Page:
Interior designer takes spaces to the next level

Ryan Lawson, BFA '04, interior designer

Ryan Lawson, BFA '04, in his office in New York City. Photo by Seth Caplan
Ryan Lawson, BFA '04, in his office in New York City. Photo by Seth Caplan

Interior designer Ryan Lawson, BFA ’04, finds beauty in contrast. “I look at things all day, every day,” says Lawson, who draws on his deep background in art ­history for his work. “Whether I’m shopping for furniture, for art, I’m ­constantly making connections between things.” And these connections might include an 18th-century carpet, a table from 1920s Italy, a living plant, a modern lamp and a desiccated plant, all in the same room. In his own former apartment, ­Lawson explored a rustic, cabin-like feel inspired by his ­Arkansas upbringing, while playing on its bustling Manhattan locale.

His projects have appeared in Architectural Digest and Elle Décor and include the New York City apartments of friends and clients; a beach house in the Hamptons; a desert house in Palm Springs, California; and an 88-foot yacht for a client who spends time between New York and Florida. He helped conceptualize the look of the Faherty Brand clothing stores, co-founded by his friend Mike Faherty, BFA ’05, and his brother, Alex. Currently, he is working with another WashU alumnus, Eric Scroggins, AB ’01, on a home in St. Louis’ Central West End.

“I had the chance to see his work while living in NYC,” ­Scroggins says, “and I knew he’d find a way to weave together contemporary, vintage and antique pieces that would ­resonate in our early 20th-century home in a way few others could do. It’s beautiful, functional and interesting all at once.”

At the heart of Lawson’s practice are relationships. He explores clients’ goals and helps them distinguish between “good, better and best.” Making each project personal also means taking time to find offbeat things that work together, a process more circuitous than linear. “My business is strange in that a client has to buy a lot of stuff, for months or sometimes a year, and not see results until it all comes from a warehouse and is placed. You’re asking for a lot of trust when you ask people to do that,” Lawson says.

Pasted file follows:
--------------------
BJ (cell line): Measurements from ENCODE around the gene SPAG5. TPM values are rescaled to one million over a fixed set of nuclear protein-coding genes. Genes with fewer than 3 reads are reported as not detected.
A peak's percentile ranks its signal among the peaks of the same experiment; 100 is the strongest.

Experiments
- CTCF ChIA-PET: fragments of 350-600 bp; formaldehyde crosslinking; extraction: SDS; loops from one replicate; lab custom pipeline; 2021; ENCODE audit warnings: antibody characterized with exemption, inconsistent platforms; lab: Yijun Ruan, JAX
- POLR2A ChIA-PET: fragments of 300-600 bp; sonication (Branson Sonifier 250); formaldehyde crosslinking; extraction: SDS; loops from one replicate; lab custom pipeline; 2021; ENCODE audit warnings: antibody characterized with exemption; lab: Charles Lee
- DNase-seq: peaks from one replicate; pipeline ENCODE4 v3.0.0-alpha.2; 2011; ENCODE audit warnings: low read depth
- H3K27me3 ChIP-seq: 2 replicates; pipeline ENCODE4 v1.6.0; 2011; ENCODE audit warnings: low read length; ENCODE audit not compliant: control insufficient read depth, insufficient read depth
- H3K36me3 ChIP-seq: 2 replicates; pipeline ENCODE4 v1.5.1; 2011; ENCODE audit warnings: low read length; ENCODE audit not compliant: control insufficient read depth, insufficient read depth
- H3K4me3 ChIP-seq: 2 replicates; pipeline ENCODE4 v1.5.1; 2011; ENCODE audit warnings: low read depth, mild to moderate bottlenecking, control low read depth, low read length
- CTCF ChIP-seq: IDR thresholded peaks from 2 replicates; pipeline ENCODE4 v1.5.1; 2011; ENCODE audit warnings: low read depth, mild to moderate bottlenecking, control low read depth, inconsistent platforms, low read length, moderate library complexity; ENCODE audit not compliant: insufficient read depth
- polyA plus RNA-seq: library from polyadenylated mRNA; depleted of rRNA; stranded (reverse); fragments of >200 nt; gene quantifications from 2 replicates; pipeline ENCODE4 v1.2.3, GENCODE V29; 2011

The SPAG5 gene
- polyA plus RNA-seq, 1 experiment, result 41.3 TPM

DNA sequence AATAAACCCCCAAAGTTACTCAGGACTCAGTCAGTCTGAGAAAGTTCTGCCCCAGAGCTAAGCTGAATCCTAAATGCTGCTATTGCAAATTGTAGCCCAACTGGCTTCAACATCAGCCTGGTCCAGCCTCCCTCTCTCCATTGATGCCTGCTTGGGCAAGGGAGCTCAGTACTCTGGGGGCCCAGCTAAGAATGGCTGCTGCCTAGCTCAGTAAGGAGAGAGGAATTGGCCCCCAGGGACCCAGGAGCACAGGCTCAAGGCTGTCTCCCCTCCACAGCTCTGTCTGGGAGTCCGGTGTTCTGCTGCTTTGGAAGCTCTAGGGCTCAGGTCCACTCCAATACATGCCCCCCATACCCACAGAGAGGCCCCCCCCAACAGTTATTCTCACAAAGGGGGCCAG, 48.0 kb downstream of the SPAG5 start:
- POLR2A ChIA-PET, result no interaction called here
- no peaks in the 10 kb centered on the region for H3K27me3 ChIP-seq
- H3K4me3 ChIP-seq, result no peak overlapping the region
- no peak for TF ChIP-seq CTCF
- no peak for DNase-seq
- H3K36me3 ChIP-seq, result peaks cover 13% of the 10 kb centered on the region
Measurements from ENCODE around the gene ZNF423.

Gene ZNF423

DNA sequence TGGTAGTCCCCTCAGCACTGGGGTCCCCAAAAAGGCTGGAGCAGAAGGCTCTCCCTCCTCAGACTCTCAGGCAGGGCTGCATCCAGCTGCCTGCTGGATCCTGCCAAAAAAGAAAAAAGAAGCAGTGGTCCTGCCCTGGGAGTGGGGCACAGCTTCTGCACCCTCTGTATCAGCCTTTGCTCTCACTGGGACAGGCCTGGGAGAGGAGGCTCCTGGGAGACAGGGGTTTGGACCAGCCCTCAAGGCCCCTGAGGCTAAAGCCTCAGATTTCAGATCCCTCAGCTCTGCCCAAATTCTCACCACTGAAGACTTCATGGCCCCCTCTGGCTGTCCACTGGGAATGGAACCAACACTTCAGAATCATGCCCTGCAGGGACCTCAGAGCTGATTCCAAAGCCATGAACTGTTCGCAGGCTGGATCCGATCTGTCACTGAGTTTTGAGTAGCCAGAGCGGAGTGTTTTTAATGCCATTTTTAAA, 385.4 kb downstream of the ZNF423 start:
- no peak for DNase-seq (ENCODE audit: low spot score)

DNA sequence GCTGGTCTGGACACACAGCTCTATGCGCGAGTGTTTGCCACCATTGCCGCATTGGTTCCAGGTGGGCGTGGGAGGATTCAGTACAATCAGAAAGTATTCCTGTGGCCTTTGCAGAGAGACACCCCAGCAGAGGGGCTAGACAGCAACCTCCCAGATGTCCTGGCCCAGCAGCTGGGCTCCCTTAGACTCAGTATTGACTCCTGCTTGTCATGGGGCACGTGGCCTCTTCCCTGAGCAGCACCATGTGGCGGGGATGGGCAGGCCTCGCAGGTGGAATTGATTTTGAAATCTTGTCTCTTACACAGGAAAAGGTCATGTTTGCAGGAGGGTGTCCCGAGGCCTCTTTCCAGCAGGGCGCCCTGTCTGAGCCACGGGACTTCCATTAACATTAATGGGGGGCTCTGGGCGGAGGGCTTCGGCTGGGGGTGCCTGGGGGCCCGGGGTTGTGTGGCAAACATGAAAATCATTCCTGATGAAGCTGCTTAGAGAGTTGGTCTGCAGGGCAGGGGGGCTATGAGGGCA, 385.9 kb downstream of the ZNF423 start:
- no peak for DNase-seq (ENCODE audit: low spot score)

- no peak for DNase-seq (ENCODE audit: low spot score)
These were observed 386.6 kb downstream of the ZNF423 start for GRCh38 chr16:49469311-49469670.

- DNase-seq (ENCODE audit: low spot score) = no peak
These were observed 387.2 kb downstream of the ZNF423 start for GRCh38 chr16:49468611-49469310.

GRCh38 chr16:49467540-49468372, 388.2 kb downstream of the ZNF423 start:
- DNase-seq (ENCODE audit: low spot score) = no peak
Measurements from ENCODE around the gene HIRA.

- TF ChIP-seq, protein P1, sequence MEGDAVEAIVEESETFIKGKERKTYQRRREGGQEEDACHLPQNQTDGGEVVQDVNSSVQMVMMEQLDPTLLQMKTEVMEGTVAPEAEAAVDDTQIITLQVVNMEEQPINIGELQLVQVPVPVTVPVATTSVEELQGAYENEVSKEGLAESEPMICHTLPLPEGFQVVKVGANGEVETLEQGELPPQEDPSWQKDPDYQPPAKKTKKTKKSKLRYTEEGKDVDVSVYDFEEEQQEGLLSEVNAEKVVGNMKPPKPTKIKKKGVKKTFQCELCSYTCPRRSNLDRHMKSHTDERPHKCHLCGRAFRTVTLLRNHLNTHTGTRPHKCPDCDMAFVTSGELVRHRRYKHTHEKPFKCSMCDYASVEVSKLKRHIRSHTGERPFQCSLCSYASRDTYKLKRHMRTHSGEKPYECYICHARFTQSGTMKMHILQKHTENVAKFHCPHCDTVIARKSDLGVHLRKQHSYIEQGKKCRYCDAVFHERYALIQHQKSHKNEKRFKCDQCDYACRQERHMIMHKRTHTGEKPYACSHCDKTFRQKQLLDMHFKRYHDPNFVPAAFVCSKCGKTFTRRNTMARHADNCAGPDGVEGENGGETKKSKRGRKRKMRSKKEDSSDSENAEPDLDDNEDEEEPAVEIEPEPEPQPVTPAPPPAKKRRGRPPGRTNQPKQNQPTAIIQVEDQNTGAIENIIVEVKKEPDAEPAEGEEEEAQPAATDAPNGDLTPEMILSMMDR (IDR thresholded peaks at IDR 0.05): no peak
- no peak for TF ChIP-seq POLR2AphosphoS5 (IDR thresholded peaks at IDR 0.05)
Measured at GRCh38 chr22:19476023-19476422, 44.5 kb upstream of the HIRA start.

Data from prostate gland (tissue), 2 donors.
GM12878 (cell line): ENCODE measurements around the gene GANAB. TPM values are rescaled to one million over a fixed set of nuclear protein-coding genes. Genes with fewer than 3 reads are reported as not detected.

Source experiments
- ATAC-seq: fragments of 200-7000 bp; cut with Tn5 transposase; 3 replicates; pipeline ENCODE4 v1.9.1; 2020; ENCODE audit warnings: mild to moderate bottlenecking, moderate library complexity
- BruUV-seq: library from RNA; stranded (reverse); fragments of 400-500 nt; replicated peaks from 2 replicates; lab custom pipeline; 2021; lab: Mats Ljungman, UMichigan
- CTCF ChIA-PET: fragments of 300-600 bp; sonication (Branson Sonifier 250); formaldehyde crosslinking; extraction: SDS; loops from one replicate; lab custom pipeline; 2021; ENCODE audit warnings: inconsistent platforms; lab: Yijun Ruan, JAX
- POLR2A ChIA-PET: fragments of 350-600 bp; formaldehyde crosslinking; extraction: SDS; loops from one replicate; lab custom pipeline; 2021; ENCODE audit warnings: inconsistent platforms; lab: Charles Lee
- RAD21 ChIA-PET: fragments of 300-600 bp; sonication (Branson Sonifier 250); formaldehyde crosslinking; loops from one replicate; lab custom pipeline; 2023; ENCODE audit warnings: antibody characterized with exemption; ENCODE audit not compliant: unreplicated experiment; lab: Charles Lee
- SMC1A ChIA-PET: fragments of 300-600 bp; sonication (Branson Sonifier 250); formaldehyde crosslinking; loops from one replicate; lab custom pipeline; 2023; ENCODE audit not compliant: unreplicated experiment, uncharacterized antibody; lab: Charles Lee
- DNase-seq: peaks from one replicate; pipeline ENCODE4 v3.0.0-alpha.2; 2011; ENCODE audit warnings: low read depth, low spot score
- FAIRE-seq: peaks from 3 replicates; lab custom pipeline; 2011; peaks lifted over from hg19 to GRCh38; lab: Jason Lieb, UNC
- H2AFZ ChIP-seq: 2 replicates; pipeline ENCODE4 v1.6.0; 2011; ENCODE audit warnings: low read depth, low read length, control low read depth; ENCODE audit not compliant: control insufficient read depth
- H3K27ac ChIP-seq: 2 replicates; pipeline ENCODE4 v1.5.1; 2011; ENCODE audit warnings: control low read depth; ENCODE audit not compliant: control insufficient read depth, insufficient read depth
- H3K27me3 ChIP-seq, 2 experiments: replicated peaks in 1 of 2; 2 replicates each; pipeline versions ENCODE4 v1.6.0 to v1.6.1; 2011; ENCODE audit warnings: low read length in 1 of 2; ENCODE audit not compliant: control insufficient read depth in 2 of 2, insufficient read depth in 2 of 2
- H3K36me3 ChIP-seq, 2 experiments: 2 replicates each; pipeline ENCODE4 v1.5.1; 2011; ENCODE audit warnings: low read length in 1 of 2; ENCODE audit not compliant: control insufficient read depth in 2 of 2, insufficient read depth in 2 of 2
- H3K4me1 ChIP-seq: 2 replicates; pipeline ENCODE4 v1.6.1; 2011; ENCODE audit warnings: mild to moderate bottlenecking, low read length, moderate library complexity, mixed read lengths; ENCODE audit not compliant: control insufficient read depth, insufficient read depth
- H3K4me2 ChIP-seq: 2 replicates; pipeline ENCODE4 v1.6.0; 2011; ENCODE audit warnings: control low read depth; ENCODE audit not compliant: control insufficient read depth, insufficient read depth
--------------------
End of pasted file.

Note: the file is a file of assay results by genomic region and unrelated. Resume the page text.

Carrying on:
One particular project — an enormous lake house in ­Minnesota — began as a request to design the bedroom ­furniture and then grew into a complete home renovation that lasted seven years. “The client went on this journey with me, and it turned out beautifully. But it couldn’t have been done in one year. It wouldn’t have looked as good.”

Even from an early age, Lawson was passionate about interior design. His first “commission” came at age 12, when his next-door neighbor hired him to decorate her house for the holidays. While he attended what was then ­Washington ­University’s School of Art, Lawson was influenced by “the ­critique,” where students hang up their work so others can discuss its merits. “That really is the basis of my work today,” he says. “I present things to clients, they present things to me, and we work through them and decide how to go forward.”

A highlight of his WashU experience was getting to know C­hancellor Mark S. Wrighton. After meeting at convocation, the two kept in touch. “The chancellor was always curious about how I was doing. And he was interested in my notion of switching from architecture to art, as the university was in the early phases of planning the Sam Fox School of Design & Visual Arts. [The idea] was exactly what I was doing in practice — studying both and being successful.” ­Lawson also enjoyed getting to know Risa Zwerling Wrighton and going bowling at the Harbison House. One summer, Lawson returned to the ­university from Arkansas with a huge bushel of peaches that he left on the Wrightons’ back doorstep with a note. “They were so amused,” he recalls, “and I think they had to throw parties to have people over just to give all the peaches away.”

Today, Lawson enjoys getting to know his clients and ­deciphering their needs. He places a special emphasis on furniture in accentuating clients’ lifestyles. “Furniture functions like people in a room,” Lawson says. “You can be surrounded by a table and some chairs, a counter and a sofa, and they’re kind of your friends in that room. The thing is, you want interesting friends that are offbeat and that are not like those everyone else has. That’s what I bring to my projects.”

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